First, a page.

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Tag "IQ"

Hybrid Regimes Undermine Public Health

The economic and political transformation following the fall of the socialist bloc has affected health and average life expectancy differently in former socialist countries. In nations where reforms led to true political and economic liberalization, health indicators are higher than in countries with hybrid regimes, according to a study by Vladimir Kozlov, a Research Fellow at HSE’s Laboratory of Social and Demographic Policies, and Dina Balalaeva, an Assistant Professor in the School of Political Science.

Parents Foster Individualism in Children

Russians would like their children to value achievement and wealth more than they themselves do. This stems from the reality and norms of modern life, Maxim Rudnev and Alexandra Savelkayeva from HSE’s Laboratory for Comparative Studies of Mass Consciousness noted in a study on intergenerational value transmission.

Demographic Decline to Support Labour Market

The labour market in Russia differs from that in other countries. The Russian labour market does not react to decline and crisis with growing unemployment, and the market recuperates quickly. The reason for this is that employers have a great amount of flexibility; they do not fire employees, instead cutting their pay and work hours, according to the Deputy Director of HSE’s Centre for Labour Market Studies Rostislav Kapeliushnikov.

Young People are Obsessed with Slim Body

The mania for a slim body and a phobia of obesity, an obsession with their bodies, constant reflection about their looks and following the ideals of ‘model’ slenderness are the specifics of body culture in the consumerist society, which are widespread among young people, according to Yana Krupets and Nadezhda Nartova, researchers at the HSE Centre for Youth Studies in St. Petersburg.

Abnormal Heat Leads to Higher Mortality

For the first time since the 2010 heat wave in Moscow, demographers have estimated the effects of abnormal heat, wildfires and air pollution on morbidity and mortality. Extreme heat in Moscow in the summer of 2010 caused nearly 11,000 additional deaths from diseases of the nervous and cardiovascular systems and respiratory and kidney conditions, according to a group of researchers including Tatyana Kharkova and Ekaterina Kvasha of the HSE Institute of Demography, members of the Russian Academy of Sciences, MosEconomMonitoring, and Swedish researchers.

Sexual Revolution Not Universal in Post-Soviet Countries

Attitudes towards family and sexual norms vary widely across the former Soviet Union republics. At the country level, economic development and the level of religiosity both help to determine attitudes, while age plays an important role at the individual level. Middle-aged people tend to be more liberal than those who are older or younger, according to a study conducted by Sofia Lopatina, Veronica Kostenko, and  Eduard Ponarin  of the HSE's Laboratory for Comparative Social Research (LCSR) in St. Petersburg.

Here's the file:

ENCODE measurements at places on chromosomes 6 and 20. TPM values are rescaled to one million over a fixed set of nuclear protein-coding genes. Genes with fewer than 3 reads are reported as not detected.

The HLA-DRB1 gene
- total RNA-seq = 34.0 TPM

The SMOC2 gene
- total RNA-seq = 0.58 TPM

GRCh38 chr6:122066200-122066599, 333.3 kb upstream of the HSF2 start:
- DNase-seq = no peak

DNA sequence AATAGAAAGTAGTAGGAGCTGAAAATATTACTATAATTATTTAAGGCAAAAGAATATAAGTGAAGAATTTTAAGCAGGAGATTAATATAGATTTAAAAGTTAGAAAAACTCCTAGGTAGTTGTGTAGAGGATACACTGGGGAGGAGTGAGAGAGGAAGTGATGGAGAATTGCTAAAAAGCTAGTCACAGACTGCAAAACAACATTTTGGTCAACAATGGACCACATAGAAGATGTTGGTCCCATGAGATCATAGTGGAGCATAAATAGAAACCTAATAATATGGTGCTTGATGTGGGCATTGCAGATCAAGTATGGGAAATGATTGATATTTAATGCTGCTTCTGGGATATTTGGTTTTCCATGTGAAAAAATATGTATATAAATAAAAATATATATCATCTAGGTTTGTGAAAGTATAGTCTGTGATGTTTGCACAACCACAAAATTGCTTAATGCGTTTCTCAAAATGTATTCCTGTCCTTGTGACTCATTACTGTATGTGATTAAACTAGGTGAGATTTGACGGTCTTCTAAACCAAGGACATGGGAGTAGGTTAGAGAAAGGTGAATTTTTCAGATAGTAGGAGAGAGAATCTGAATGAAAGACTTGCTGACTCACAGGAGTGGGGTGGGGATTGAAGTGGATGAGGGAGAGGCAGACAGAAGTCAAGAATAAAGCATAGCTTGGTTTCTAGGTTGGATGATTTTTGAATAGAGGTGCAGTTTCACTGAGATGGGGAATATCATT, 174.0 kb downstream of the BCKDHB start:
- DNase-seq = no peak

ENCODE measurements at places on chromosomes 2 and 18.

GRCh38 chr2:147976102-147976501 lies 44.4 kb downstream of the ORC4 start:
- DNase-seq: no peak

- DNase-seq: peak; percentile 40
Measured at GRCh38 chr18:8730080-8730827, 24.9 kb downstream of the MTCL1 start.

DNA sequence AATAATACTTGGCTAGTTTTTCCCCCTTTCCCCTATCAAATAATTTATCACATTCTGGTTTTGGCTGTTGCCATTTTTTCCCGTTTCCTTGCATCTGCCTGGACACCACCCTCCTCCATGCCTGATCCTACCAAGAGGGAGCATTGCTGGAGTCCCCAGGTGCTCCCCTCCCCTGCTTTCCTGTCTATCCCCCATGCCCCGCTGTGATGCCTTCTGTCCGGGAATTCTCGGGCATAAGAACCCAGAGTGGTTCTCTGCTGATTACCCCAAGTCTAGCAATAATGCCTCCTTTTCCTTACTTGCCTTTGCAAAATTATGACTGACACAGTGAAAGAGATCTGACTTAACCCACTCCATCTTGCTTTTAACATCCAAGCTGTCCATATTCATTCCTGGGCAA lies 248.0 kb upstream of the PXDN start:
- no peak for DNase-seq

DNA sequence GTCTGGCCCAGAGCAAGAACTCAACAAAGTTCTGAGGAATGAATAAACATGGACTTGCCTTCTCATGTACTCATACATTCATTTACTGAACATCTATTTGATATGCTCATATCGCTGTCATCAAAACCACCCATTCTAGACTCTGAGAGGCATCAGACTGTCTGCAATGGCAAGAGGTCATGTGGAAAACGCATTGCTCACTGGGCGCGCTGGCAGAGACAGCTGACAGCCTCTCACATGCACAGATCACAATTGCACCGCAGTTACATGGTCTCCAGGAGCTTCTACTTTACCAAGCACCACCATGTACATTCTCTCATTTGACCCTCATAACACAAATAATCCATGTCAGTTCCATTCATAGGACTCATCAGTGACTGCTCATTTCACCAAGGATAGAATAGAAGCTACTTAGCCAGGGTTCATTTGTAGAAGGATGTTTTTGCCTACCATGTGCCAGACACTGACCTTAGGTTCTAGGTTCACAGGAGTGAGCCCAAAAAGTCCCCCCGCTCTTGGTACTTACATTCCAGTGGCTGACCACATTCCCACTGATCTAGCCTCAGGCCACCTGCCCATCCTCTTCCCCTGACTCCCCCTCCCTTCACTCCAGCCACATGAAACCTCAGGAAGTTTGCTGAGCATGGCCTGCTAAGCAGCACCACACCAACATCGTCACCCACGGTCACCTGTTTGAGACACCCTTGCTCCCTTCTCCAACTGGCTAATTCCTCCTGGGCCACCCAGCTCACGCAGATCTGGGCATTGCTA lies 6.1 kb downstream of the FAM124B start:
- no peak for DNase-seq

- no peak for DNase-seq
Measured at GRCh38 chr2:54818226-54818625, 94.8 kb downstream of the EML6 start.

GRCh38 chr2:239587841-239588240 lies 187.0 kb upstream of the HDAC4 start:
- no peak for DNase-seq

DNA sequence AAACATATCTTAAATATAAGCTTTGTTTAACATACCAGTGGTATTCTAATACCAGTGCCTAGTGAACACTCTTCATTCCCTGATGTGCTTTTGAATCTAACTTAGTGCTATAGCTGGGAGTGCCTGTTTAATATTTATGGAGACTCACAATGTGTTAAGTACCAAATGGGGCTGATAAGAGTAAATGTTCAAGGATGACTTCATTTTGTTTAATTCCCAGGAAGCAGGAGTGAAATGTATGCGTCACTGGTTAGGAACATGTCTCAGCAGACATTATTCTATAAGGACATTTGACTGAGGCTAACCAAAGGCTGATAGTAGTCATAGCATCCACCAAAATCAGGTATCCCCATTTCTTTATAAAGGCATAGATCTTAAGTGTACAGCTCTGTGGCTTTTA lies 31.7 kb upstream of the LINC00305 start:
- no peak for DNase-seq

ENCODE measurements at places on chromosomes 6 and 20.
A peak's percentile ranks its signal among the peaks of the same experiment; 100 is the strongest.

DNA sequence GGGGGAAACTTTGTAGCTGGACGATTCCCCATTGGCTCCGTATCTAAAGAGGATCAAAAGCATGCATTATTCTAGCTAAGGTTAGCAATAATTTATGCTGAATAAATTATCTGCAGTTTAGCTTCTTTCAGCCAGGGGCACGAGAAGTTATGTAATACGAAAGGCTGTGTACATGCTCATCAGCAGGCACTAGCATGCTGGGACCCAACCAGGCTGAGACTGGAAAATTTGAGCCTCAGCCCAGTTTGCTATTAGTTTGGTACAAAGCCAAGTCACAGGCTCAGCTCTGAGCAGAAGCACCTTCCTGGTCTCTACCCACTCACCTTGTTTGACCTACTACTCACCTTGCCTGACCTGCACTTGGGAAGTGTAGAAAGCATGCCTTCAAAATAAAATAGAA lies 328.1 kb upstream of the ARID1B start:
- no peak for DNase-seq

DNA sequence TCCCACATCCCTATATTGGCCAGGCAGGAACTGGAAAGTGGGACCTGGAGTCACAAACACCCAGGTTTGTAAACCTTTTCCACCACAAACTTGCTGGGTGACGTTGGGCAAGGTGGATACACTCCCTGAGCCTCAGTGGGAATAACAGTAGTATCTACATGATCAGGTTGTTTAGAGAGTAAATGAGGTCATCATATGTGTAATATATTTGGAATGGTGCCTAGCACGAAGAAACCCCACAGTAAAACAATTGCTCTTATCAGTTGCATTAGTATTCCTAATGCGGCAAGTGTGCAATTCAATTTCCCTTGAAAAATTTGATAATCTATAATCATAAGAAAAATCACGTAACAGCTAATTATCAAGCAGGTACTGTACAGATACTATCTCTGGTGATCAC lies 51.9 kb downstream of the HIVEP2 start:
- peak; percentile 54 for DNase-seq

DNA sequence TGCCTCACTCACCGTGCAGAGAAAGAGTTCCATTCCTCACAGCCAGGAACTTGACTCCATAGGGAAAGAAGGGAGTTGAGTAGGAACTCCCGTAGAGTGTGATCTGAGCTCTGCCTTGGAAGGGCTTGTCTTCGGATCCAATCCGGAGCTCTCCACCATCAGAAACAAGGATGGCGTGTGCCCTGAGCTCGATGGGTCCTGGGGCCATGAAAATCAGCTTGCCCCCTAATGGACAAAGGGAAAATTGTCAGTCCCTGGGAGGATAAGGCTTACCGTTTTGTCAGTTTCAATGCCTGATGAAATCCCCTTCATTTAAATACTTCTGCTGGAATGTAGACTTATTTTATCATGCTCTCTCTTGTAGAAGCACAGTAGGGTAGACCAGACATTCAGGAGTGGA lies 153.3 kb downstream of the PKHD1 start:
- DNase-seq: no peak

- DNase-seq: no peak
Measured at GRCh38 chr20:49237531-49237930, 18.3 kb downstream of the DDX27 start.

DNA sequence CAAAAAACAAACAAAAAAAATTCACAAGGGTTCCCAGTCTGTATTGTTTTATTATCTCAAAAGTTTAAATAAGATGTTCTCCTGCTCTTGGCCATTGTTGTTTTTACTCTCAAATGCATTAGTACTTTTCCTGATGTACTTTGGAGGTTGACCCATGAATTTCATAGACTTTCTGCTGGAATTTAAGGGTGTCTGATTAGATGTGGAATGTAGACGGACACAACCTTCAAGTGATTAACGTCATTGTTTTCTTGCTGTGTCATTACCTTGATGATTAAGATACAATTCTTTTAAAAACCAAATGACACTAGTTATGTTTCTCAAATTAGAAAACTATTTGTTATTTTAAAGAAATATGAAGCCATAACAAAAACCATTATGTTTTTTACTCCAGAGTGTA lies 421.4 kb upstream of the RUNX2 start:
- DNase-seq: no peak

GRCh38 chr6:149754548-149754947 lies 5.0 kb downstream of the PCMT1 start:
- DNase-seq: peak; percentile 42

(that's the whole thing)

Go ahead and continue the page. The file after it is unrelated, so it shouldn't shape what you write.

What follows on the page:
The Tourism Industry Needs to Rethink Values

People who work in the tourism industry recognize values that matter to companies, but do not always share them. In fact, in recent years, the tourism business is in a complex condition, and a values-based approach could benefit companies working in this sector, research carried out by Kira Reshetnikova and Marina Predvoditeleva, of the HSE Faculty of Management, indicates.

E-shops Use Discounts to Boost Sales

Low prices, cheap delivery and positive purchaser reviews are all factors that make e-shops attractive to Russian shoppers. In order to compete more effectively for customers with offline stores, online retailers need to decrease their margins say Associate Professor at the Faculty of Management Elena Panteleeva and researcher with the Client Satisfaction and Loyalty Research and Study Group at HSE, Flora Shamiryan, in their report ‘The influence of consumer experience among online shop clients on their satisfaction and loyalty.’

Residents of Comfortable Cities Inclined to Be Sedentary

Russia’s urban residents can be split into four groups, depending on their relationship with the city, what they expect from it, values, and lifestyle. Three groups prefer to lead a settled or sedentary lifestyle, as they are either content with their place of residence, or passive. The fourth category is mobile, and always ready to move. By taking each group’s values into account, cities can be made more comfortable for all residents, research by a study group at the HSE’s Graduate School of Urban Studies and Planning says.

Russians Won’t Allow Themselves to Become Unemployed

The Russian labour market is very mobile. People change jobs often, exiting the labour market only to enter it again. Those who are temporarily out of work do not manage to become officially unemployed since such a move would make no economic sense. Around a third of all unemployed Russians are outside of the governmental and statistical realm, according to the Director of HSE’s Centre for Labour Market Studies, Vladimir Gimpelson, and a Junior Research Fellow in the Centre, Anna Sharunina.